Health

How Often Do I Need Physio Treatments?

Physiotherapy is a treatment that helps people with injuries, chronic pain, and other health concerns. It can be done as part of your care at home, in the hospital or as an outpatient service. Your physiotherapist will talk about how often you need therapy. This blog post will help you understand how often you need physio treatment.

How Often Do You Need Physio Treatments?

Physiotherapy is usually a short-term treatment, but it depends on the reason for your treatment and how you respond to it. For example, you may need to have physiotherapy once or twice a week, then gradually reduce this until you only need treatment every few weeks or months. Your physiotherapist will tell you how often they recommend continuing treatments after this initial period and any other advice about managing your pain or injury.

 What Can I Expect From Physiotherapy Treatments?

The treatment you get will depend on your symptoms and the reason for your visit to a physiotherapist. Your treatment may include:

  • Gentle massage: Your physiotherapist may gently massage your muscles to ease tightness (myofascial release), or you may get a hot pack. It can help reduce pain, improve flexibility and prevent injuries. However, these treatments are usually short, and you shouldn’t be left feeling uncomfortable or in pain after receiving them.
  • Heat or cold packs: Your physiotherapist may use heat or cold packs to help relieve pain. It can be a harsh treatment, lasting between 10 and 20 minutes. They’re often used before or after exercise to help recover after an injury.
  • Exercises to help improve mobility and strength: You may be given exercises at home, or your physiotherapist may show you how to do them in the clinic. These can help improve flexibility, strength and endurance. They’re often done regularly for between six and 12 weeks before being reviewed again by your physiotherapist.
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Different Physiotherapy Treatments

Your physiotherapist will work with you to decide which treatment is best for you. They may recommend a combination of treatments, such as exercise and manual therapy.

  • Acupuncture treatment: Acupuncture treatment can be a safe alternative to surgery for many conditions. Acupuncture is a technique used to stimulate acupuncture points along the body’s meridians or energy pathways. Traditional Chinese medicine believes that an imbalance in these meridians causes health problems and that restoring balance helps restore health. Acupuncture has been used for centuries to treat pain and many other ailments, including arthritis, back pain and headaches. Research shows that acupuncture is effective for treating these conditions because it stimulates certain areas of your brain to relax and reduce stress levels, improving your overall well-being.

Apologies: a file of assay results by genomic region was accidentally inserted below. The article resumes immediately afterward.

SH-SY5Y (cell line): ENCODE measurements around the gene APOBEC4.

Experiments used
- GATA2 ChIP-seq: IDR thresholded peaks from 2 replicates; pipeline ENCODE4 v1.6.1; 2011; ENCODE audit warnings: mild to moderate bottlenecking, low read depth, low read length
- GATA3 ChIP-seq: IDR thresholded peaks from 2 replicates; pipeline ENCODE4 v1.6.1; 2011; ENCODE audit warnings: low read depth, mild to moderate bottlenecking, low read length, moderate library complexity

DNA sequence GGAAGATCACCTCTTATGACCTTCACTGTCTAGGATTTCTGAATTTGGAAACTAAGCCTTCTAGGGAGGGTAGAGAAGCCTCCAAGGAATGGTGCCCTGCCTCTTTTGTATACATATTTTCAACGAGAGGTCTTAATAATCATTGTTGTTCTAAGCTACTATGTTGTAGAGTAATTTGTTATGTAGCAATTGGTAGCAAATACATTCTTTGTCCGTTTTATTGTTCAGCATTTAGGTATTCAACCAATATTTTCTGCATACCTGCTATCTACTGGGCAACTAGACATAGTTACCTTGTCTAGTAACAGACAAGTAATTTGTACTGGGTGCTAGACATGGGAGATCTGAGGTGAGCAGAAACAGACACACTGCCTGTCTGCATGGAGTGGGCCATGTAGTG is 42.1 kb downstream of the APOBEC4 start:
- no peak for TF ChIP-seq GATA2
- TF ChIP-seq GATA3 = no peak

• Bowen Therapy is a dynamic muscle and connective tissue therapy used to treat musculoskeletal conditions and emotional imbalances. It improves blood supply to areas that are in spasm, promotes flexibility, and cures reflux problems. The Bowen move stimulates muscles, tendons, and ligaments under the skin. It can help relieve pain caused by conditions and improve overall health.
  • Remedial massage: It is a treatment that can be gentle or strong, deep or shallow. Specific techniques are used to locate and repair damage within soft tissues in the body caused by postural dysfunctions or sporting injuries. All remedial massage therapists work with muscles, tendons, ligaments and nerves to reduce pain, improve circulation and restore the function of injured areas. Remedial massage can also be used to treat chronic pains that have been present for months or years – these include arthritic conditions such as osteoarthritis and rheumatoid arthritis; headaches; migraines; sciatica; back pain; tension-type headache (TTH); carpal tunnel syndrome (CTS).
  • Osteopathy: Osteopathy is a non-invasive manual therapy that focuses on restoring optimal function to your body by improving the mechanical function of your bones, joints, muscles and connective tissue. Osteopathy treats the cause of pain or dysfunction rather than just treating symptoms. The patient is at the centre of our practice, where the diagnosis is thorough, and treatments are individualised for each patient’s problem(s), emphasising self-care.
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Conclusion

The bottom line is that there are many types of physio treatments, each of which has benefits. It all depends on what you are looking to achieve with your treatment. If you have any questions or want to discuss your condition further, don’t hesitate to call a reputable physiotherapist.

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